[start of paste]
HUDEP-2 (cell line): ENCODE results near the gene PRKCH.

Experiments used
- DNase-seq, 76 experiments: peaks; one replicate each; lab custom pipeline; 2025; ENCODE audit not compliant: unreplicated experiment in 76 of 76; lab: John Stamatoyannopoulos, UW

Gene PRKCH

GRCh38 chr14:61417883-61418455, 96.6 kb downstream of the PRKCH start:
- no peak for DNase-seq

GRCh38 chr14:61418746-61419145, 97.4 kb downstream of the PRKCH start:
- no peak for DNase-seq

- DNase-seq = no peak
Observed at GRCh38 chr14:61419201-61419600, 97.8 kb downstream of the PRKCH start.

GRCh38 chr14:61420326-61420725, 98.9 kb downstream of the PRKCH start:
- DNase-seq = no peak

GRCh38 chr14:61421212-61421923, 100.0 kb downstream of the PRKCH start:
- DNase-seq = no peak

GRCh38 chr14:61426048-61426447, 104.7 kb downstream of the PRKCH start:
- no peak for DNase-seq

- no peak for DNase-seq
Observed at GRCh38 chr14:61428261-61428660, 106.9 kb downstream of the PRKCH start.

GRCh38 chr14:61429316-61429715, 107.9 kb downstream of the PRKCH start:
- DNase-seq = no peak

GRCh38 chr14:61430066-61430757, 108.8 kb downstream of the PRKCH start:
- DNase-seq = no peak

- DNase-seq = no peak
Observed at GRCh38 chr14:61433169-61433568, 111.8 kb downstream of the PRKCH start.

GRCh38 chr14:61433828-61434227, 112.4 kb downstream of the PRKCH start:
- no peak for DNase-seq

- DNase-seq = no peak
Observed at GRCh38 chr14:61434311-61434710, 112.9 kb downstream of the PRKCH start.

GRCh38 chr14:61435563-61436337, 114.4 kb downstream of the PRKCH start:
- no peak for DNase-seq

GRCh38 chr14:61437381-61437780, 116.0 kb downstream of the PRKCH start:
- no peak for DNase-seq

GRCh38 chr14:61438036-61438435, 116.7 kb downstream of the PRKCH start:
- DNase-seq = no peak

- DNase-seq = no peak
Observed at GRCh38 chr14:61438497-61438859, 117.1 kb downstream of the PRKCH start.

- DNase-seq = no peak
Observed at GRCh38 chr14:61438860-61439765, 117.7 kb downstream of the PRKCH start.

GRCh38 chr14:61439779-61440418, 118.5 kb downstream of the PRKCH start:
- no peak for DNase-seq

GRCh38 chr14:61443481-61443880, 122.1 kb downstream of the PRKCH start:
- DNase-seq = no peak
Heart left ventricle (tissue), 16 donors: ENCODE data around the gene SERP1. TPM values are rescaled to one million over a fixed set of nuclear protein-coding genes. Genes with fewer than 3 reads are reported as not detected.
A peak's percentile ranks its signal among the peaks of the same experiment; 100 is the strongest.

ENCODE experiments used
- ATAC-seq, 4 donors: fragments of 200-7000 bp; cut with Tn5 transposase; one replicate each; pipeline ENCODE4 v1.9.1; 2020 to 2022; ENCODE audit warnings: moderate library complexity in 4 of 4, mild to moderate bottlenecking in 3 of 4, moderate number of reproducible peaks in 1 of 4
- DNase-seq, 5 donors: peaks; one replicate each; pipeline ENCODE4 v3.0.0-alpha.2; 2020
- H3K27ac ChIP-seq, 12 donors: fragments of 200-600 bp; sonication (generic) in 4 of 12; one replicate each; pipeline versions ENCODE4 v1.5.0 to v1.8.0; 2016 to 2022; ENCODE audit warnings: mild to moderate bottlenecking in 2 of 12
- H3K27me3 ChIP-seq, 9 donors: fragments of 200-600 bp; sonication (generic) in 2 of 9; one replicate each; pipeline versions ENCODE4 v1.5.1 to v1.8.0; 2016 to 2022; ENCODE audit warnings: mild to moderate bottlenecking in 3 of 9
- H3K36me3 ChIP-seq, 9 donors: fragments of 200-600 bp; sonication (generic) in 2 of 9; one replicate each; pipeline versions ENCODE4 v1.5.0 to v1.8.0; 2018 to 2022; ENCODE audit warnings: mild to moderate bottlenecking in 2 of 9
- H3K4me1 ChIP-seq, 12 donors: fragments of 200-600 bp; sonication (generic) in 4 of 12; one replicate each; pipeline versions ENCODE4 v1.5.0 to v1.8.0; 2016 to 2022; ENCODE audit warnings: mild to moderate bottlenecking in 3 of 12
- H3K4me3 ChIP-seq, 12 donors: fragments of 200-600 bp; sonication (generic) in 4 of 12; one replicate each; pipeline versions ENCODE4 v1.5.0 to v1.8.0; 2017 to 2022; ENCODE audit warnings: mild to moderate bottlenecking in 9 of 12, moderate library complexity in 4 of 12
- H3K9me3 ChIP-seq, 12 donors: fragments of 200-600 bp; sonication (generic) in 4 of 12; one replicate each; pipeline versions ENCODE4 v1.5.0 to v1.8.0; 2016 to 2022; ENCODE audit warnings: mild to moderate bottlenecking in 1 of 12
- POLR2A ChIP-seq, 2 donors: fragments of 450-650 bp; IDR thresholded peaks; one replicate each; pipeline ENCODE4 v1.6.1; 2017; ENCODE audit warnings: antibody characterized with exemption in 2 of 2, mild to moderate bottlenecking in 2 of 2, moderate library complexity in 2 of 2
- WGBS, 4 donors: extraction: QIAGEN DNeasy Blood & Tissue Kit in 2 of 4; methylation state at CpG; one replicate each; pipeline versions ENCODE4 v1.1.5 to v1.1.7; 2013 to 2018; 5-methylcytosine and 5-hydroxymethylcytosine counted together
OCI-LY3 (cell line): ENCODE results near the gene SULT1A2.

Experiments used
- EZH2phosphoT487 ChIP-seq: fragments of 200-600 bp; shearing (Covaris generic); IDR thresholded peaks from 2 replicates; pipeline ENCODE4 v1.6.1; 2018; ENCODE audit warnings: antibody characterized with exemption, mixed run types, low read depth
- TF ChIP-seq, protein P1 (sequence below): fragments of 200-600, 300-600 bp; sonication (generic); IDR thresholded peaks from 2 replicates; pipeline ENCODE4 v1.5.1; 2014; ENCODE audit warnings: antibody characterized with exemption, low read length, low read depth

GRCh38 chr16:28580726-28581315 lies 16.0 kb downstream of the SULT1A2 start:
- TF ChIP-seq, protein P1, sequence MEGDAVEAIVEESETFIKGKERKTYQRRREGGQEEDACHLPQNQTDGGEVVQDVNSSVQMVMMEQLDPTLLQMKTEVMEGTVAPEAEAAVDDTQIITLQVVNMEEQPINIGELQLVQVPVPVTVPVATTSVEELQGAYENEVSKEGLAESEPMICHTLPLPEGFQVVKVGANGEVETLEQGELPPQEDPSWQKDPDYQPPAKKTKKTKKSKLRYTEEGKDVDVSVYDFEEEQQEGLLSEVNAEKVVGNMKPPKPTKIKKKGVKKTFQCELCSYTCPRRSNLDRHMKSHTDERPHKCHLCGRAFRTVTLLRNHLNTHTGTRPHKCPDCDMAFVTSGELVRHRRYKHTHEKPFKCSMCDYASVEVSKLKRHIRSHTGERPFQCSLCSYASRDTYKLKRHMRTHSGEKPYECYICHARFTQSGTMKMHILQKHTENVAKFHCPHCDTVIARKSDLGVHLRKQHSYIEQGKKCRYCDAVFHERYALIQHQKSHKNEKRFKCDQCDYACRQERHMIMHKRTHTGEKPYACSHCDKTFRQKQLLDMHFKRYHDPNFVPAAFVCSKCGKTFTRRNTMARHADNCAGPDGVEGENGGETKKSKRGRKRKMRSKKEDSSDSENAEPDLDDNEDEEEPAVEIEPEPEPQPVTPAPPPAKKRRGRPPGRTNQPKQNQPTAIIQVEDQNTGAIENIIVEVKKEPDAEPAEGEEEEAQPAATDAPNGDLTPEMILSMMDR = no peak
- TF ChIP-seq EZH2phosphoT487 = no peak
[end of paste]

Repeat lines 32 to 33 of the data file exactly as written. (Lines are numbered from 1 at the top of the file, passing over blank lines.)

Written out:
- no peak for DNase-seq

GRCh38 chr14:61438036-61438435, 116.7 kb downstream of the PRKCH start: